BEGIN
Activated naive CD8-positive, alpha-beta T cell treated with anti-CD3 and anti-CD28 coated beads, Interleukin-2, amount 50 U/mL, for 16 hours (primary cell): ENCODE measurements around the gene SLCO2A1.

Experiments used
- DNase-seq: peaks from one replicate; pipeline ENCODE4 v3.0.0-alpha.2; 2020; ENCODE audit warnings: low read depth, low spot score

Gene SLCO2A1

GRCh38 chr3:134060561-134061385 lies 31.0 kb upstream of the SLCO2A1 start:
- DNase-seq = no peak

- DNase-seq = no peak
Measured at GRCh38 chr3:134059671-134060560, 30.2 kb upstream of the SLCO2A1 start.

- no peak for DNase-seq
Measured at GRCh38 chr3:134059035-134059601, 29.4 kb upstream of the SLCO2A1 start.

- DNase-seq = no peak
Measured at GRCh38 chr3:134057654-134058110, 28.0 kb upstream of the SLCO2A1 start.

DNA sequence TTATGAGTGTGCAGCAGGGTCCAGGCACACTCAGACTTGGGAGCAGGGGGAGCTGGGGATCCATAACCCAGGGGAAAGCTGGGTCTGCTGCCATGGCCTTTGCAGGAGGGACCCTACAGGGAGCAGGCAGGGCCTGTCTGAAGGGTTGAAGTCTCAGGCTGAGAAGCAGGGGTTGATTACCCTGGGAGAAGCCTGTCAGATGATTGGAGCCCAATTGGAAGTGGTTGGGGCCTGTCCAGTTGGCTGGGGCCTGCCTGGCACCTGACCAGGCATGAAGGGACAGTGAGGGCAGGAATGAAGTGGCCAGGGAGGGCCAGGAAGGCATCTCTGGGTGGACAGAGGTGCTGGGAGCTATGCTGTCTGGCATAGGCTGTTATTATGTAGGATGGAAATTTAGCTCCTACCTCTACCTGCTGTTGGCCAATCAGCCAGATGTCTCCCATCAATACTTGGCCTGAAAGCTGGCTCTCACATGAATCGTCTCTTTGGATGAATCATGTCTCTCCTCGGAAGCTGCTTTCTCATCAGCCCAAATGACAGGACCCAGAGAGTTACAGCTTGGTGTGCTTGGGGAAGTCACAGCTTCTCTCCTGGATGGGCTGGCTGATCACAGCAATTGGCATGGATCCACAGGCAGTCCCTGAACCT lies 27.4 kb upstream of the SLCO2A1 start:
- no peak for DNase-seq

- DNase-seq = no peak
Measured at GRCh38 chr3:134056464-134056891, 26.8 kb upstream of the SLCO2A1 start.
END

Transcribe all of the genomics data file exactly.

Activated naive CD8-positive, alpha-beta T cell treated with anti-CD3 and anti-CD28 coated beads, Interleukin-2, amount 50 U/mL, for 16 hours (primary cell): ENCODE measurements around the gene SLCO2A1.

Experiments used
- DNase-seq: peaks from one replicate; pipeline ENCODE4 v3.0.0-alpha.2; 2020; ENCODE audit warnings: low read depth, low spot score

Gene SLCO2A1

GRCh38 chr3:134060561-134061385 lies 31.0 kb upstream of the SLCO2A1 start:
- DNase-seq = no peak

- DNase-seq = no peak
Measured at GRCh38 chr3:134059671-134060560, 30.2 kb upstream of the SLCO2A1 start.

- no peak for DNase-seq
Measured at GRCh38 chr3:134059035-134059601, 29.4 kb upstream of the SLCO2A1 start.

- DNase-seq = no peak
Measured at GRCh38 chr3:134057654-134058110, 28.0 kb upstream of the SLCO2A1 start.

DNA sequence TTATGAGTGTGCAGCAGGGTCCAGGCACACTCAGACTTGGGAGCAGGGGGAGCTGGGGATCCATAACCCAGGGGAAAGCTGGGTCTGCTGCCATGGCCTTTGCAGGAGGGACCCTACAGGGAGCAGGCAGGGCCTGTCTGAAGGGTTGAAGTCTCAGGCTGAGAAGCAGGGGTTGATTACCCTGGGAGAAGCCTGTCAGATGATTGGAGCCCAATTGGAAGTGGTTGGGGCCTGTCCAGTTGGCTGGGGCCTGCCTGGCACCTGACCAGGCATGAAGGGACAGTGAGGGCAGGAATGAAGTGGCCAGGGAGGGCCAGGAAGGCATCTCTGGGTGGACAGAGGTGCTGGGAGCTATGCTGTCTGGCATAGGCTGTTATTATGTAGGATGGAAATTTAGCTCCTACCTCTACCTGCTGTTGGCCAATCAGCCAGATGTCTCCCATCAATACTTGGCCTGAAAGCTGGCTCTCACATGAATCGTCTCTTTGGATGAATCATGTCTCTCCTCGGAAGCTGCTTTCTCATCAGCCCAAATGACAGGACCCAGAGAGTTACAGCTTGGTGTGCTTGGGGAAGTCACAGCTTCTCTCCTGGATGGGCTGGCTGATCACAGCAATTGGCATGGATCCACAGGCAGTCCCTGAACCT lies 27.4 kb upstream of the SLCO2A1 start:
- no peak for DNase-seq

- DNase-seq = no peak
Measured at GRCh38 chr3:134056464-134056891, 26.8 kb upstream of the SLCO2A1 start.